We checked our city hives 10 days ago, and one queen is laying like crazy while the other one still appears to be on winter vacation! Both hives have lots of bee bread, so brood is imminent. So, is it that much cooler in the corner where the “lazy” queen is or is she just running out of eggs? We’ll take a peek in the hives again on Sunday if it’s warm enough.
I hate the idea of replacing a queen we have raised from an egg and who has served us so well for over two years, but it’s a fact of life that we may have to dethrone her and find a replacement. We have three queen cells on frames in the queen castle, but we won’t know if they are viable for a few weeks so the old queen still has time to prove she’s worth her keep. She has been a fantastic queen — lots of eggs and friendly bees. I’m hoping she starts filling up those frames by Sunday!
I checked my hive at the farm, and the bees have barely started making bee bread. It’s odd, because some plants around the farm like Forsythia are ahead of the ones here, but other plants still look dead. Why can’t spring give clear signals? It was a little too cool to go into the hives that were not in the full sun, so I guess we’ll check those next trip.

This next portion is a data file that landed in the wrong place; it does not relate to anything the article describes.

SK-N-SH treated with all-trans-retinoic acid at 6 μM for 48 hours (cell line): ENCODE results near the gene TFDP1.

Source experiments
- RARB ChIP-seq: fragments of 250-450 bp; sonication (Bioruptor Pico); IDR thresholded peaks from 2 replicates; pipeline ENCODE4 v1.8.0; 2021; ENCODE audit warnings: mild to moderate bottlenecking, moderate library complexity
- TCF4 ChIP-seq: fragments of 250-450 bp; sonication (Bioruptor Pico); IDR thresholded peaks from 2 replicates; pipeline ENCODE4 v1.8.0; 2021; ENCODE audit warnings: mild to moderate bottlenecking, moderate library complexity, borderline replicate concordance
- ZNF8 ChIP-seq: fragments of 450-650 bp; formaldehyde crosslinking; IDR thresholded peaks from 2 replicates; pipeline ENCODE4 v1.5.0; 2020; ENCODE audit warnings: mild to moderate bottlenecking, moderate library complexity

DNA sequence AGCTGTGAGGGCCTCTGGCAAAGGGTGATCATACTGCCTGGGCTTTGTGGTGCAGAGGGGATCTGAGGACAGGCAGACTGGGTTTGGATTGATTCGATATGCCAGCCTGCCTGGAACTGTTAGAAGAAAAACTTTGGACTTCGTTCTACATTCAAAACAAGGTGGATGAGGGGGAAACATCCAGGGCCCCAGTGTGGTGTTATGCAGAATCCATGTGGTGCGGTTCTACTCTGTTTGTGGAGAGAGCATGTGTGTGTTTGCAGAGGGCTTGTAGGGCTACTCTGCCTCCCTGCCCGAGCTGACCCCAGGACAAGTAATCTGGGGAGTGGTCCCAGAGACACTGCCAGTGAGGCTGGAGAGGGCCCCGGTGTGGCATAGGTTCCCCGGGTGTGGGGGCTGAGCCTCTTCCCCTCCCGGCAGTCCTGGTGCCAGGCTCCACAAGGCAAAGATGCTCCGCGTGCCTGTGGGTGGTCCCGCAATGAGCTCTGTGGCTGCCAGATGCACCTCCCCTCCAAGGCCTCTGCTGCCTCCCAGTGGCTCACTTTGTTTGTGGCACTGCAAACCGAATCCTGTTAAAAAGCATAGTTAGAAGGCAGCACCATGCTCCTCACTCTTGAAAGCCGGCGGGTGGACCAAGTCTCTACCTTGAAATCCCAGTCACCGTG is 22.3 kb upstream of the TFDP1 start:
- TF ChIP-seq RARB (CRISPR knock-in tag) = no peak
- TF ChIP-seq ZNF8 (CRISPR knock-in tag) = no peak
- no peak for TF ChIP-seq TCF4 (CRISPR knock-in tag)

Hubby bought pollen to try to jump-start the hives, but the bees don’t seem to like it. At least, they don’t like it at this minute! We know that bees want what they want when they want it and select the flowers that provide the micro-nutrients they need at any given time. They might want our pollen next week, or they’ll crave something that’s blooming.
After buying the pollen, we read about the downside of trying to create queens early in the season — it doesn’t matter how many queens we produce if there are no drones with whom they can mate. Bees kill drones when going into winter as their only job is to mate with queens. So, no drones, no fertile queen — and the bees will kill a queen, or at least kick her out, if she doesn’t start laying eggs as quickly they think appropriate. Our strongest hive had many drone cells 10 days ago, but are there enough from other hives for a successful mating flight?
As I’ve found out with seedlings over the decades, you can’t rush nature. It helps to get a little jump-start with the greenhouse, but trying to move nature’s time-table up by a month isn’t in the cards. Once again it all comes down to patience, which I may learn eventually!